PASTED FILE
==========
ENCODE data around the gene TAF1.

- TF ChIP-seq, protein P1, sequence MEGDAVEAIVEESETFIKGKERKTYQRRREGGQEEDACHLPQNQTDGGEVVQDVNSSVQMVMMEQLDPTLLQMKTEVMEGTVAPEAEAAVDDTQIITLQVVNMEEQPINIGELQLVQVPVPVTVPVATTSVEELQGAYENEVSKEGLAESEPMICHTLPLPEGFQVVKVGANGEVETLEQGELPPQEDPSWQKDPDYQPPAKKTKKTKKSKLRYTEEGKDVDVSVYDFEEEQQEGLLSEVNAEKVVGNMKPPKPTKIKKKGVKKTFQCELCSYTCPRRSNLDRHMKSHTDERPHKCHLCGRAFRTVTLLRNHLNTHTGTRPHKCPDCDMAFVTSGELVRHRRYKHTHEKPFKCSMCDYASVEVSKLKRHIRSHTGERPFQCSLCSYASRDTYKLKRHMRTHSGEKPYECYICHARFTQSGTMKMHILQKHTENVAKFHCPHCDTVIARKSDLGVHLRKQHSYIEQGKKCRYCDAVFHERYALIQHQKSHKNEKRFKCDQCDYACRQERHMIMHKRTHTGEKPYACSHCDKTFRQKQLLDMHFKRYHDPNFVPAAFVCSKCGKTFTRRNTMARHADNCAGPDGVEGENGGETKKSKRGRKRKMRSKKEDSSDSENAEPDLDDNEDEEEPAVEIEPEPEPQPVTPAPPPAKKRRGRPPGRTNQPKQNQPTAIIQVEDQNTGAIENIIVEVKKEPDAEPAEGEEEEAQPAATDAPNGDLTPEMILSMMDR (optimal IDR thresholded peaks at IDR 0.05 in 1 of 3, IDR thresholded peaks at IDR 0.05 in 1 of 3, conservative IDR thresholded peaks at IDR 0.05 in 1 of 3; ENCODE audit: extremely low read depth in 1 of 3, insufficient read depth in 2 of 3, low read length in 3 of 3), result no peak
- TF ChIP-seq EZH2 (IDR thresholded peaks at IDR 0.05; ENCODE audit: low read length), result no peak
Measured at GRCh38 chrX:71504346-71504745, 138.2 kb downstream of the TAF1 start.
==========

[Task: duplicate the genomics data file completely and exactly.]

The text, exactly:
ENCODE data around the gene TAF1.

- TF ChIP-seq, protein P1, sequence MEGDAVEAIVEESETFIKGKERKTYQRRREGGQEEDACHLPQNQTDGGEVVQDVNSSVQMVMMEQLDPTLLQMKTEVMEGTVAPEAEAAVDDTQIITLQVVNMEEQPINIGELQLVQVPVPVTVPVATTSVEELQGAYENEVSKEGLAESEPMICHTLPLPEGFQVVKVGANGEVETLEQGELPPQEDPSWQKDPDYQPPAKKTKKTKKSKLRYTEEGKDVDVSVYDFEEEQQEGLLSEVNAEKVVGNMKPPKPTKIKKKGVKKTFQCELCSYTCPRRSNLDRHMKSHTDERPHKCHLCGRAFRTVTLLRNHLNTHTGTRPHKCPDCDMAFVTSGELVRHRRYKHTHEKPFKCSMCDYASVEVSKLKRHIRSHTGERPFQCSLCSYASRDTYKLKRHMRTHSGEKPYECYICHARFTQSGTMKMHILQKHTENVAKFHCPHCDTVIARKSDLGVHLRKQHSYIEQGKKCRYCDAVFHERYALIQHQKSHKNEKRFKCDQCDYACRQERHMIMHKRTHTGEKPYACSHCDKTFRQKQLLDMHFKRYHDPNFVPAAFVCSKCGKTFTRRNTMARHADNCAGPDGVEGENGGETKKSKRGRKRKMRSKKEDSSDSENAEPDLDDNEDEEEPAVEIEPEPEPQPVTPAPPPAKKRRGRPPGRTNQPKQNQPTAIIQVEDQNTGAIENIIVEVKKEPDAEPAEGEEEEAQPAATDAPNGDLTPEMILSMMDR (optimal IDR thresholded peaks at IDR 0.05 in 1 of 3, IDR thresholded peaks at IDR 0.05 in 1 of 3, conservative IDR thresholded peaks at IDR 0.05 in 1 of 3; ENCODE audit: extremely low read depth in 1 of 3, insufficient read depth in 2 of 3, low read length in 3 of 3), result no peak
- TF ChIP-seq EZH2 (IDR thresholded peaks at IDR 0.05; ENCODE audit: low read length), result no peak
Measured at GRCh38 chrX:71504346-71504745, 138.2 kb downstream of the TAF1 start.